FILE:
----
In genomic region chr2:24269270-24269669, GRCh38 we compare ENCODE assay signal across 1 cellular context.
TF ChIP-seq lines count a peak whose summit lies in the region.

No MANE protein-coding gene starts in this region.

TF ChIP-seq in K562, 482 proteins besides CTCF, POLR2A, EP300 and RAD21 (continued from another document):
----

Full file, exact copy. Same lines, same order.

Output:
In genomic region chr2:24269270-24269669, GRCh38 we compare ENCODE assay signal across 1 cellular context.
TF ChIP-seq lines count a peak whose summit lies in the region.

No MANE protein-coding gene starts in this region.

TF ChIP-seq in K562, 482 proteins besides CTCF, POLR2A, EP300 and RAD21 (continued from another document):